Uh-oh, it looks like your Internet Explorer is out of date.
For a better shopping experience, please upgrade now.
For developing countries, the concept of sustainable development, as opposed to rapid pockets of development, embodies great promise for socio-political reasons. Most analyses of development, however, have focused on either trade mechanisms or intellectual-property regimes, which has resulted in overly narrow and sometimes paradoxical conclusions, with corresponding policy measures that have promised far more than they can deliver. While each of these mechanisms has benefits and disadvantages, questions about how they would interact and what kind of results they produce remain largely unexplored. Similarly, almost all of these regimes provide generalized solutions that developing countries tend to denounce as ill-fitting. There are several flexibilities that can be used as effective tools, but knowing which flexibility applies best to what context remains contentious. In Patent and Trade Disparities in Developing Countries, Srividhya Ragavan examines the interaction between trade and intellectual property regimes (using the patent regime in India as the focal point) in an integrated developmental framework to determine whether and how sustainable economic growth can be achieved in developing countries. This book examines a number of important questions: Is compulsory licensing the best way to provide access to medication or is patent protection more efficient? Should innovation in plant breeding be protected at all? If so, should it be using patents or a sui generis mechanism?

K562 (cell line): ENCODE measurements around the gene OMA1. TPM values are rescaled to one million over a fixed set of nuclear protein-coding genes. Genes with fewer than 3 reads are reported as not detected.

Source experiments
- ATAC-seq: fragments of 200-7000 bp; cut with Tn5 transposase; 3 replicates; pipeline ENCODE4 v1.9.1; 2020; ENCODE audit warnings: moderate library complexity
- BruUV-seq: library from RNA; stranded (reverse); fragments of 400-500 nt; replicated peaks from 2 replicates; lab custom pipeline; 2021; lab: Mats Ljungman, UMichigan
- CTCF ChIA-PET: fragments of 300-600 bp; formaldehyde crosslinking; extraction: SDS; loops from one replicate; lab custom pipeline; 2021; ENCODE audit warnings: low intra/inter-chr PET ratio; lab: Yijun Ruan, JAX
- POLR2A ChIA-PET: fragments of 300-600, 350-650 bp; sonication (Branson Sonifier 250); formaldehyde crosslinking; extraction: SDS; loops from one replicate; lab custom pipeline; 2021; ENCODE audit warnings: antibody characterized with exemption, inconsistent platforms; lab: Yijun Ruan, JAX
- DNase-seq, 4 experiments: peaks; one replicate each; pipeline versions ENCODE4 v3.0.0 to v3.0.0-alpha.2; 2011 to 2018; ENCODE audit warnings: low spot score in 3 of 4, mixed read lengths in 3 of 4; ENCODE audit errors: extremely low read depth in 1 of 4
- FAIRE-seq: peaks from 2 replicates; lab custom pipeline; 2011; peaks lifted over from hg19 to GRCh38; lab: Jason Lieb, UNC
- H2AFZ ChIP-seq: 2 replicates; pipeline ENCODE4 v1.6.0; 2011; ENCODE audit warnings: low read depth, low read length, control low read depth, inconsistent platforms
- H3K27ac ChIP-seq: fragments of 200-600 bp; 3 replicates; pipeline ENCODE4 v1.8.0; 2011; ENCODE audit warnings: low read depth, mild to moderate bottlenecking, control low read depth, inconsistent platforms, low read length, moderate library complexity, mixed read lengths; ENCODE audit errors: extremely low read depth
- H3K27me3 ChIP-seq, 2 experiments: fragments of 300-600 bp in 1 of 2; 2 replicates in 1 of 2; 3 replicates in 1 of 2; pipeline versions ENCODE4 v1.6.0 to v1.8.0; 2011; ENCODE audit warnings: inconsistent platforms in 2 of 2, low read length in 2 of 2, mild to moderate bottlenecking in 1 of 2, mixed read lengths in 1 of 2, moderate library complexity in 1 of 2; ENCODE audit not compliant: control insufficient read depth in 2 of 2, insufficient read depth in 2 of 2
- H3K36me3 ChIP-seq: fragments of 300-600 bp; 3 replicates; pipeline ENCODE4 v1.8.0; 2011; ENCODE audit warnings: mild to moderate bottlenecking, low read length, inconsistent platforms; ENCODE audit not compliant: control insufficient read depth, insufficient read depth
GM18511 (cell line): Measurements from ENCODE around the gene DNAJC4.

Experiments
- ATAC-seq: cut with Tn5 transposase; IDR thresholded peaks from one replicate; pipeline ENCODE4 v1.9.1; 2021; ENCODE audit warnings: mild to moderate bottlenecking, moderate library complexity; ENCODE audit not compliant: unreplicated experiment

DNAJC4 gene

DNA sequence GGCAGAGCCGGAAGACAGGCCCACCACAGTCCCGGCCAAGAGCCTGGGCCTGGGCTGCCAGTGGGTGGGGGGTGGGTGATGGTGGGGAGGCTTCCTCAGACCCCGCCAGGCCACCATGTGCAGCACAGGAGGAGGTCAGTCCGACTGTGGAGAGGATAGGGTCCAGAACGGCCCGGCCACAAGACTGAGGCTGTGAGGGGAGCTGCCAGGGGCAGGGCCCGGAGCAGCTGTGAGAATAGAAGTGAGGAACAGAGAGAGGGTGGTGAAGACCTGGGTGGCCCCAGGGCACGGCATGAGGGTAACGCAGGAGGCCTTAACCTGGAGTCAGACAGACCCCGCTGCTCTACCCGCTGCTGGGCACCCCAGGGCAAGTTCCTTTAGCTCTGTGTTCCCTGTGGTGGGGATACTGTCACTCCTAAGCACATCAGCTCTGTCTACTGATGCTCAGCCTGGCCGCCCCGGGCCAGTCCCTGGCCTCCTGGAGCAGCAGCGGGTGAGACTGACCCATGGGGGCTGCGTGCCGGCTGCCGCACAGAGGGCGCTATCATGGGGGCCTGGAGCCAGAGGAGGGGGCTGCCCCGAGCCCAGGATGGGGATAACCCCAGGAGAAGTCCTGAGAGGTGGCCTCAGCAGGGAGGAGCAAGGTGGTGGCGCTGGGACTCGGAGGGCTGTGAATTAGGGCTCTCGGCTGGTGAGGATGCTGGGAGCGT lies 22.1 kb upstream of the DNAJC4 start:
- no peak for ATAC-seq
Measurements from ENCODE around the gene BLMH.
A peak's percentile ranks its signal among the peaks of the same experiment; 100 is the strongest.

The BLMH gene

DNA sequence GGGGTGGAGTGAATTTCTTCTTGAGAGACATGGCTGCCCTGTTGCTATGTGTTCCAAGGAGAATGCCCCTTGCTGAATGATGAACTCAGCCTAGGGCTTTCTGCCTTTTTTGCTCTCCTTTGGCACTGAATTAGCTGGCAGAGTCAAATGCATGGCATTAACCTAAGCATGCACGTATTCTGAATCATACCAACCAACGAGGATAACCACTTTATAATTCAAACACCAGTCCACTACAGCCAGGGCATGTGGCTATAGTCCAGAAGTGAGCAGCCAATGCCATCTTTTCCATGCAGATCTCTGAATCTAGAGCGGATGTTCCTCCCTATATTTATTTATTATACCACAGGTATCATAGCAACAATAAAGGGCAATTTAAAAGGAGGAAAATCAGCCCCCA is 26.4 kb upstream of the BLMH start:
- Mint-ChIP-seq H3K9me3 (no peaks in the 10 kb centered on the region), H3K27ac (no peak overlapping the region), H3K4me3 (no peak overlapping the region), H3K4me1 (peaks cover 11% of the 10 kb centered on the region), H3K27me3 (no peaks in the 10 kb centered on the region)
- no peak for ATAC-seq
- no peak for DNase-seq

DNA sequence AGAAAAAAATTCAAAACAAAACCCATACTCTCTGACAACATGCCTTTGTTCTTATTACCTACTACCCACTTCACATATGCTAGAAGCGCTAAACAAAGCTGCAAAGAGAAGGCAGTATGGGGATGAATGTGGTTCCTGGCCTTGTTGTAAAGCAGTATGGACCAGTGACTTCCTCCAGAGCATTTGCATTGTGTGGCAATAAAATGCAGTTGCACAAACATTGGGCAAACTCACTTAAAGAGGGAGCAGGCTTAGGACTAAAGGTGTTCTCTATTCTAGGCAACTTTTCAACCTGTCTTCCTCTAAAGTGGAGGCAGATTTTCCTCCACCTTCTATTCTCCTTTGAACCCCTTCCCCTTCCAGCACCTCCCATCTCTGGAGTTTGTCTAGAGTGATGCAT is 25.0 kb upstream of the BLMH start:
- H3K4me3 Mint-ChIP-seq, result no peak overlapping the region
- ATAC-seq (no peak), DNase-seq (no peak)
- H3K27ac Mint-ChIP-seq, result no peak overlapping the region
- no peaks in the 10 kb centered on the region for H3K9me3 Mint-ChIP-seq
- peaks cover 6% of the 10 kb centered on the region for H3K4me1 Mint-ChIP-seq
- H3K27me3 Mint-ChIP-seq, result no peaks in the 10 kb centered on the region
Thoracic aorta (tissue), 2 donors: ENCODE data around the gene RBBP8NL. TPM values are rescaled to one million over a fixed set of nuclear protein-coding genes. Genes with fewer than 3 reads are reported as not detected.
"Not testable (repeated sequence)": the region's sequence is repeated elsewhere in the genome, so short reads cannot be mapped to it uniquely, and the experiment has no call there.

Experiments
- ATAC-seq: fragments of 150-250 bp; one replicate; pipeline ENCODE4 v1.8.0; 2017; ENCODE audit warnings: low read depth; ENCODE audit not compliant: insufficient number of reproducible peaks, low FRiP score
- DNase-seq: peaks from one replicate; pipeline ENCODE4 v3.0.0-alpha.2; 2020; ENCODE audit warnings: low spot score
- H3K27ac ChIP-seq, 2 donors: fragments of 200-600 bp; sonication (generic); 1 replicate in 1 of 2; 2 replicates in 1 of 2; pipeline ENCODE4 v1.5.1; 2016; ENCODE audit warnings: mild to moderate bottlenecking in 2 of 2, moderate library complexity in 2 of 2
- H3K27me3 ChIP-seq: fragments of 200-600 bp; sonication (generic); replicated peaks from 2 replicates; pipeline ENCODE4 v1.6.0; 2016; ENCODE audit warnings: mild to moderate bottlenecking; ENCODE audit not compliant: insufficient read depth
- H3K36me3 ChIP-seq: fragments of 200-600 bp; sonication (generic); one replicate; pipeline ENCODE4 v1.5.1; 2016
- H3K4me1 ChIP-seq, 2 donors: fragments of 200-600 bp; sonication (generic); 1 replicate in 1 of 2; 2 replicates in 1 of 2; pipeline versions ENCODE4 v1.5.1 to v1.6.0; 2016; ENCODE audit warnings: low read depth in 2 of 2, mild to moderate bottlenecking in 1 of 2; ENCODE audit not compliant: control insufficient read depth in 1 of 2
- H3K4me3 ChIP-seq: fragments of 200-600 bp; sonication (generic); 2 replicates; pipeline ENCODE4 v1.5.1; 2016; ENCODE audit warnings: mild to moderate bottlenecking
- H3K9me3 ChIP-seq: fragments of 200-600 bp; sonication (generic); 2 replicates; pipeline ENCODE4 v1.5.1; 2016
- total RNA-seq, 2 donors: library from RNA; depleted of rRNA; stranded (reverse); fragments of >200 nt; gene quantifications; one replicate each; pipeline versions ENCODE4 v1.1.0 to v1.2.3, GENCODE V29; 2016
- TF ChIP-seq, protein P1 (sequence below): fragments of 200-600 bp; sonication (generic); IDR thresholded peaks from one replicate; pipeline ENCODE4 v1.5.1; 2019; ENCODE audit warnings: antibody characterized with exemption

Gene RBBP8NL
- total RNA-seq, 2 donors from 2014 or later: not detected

|Publisher:||Oxford University Press|
|Product dimensions:||9.10(w) x 6.50(h) x 1.40(d)|
About the Author
Srividhya Ragavan is Professor of Law at the University of Oklahoma, College of Law with a focus on intellectual property, trade, and development. Her scholarship analyzes the interplay between international trade law and intellectual property, with an emphasis on issues that affect developing nations from embracing the trade regime. Professor Ragavan's publications have touched on diverse topics including: traditional knowledge, pharmaceutical patenting, and agricultural subsidies. Previously, she was a Texas Instruments Visiting Scholar at the Centre for Advanced Study & Research on Intellectual Property, University of Washington, Seattle.
Table of Contents
CORRELATION BETWEEN PATENTS & DEVELOPMENT: LESSONS FROM HISTORY
THE UNEQUALS: NATIONAL REALITIES & PATENT REGIMES OF THE DEVELOPING WORLD
THE INTERNATONAL TRADE REGIME IN PERSPECTIVE
THE POOR NATIONS HARMONIZE
THE MISSING PIECE OF THE TRIPS PUZZLE: PROCEDURAL MECHANISMS
TRIPS PATENT REGIME: THE POVERTY PENALTY
IS A SUBSTANTIVE REGIME ADEQUATE TO GENERATE FULL COMPLIANCE? THE BIOTECHNOLOGY DEBATE
Dying to Dine -The Story of the Great Agricultural Barrier
The Debate on Plant Variety Protection
Harvesting Poverty: The PBR Story in a Subsidy Plot
Biodiversity: The Third but Ignored Paradigm of the Trade Regime
Can the Trade Regime Lead to Sustainable Development?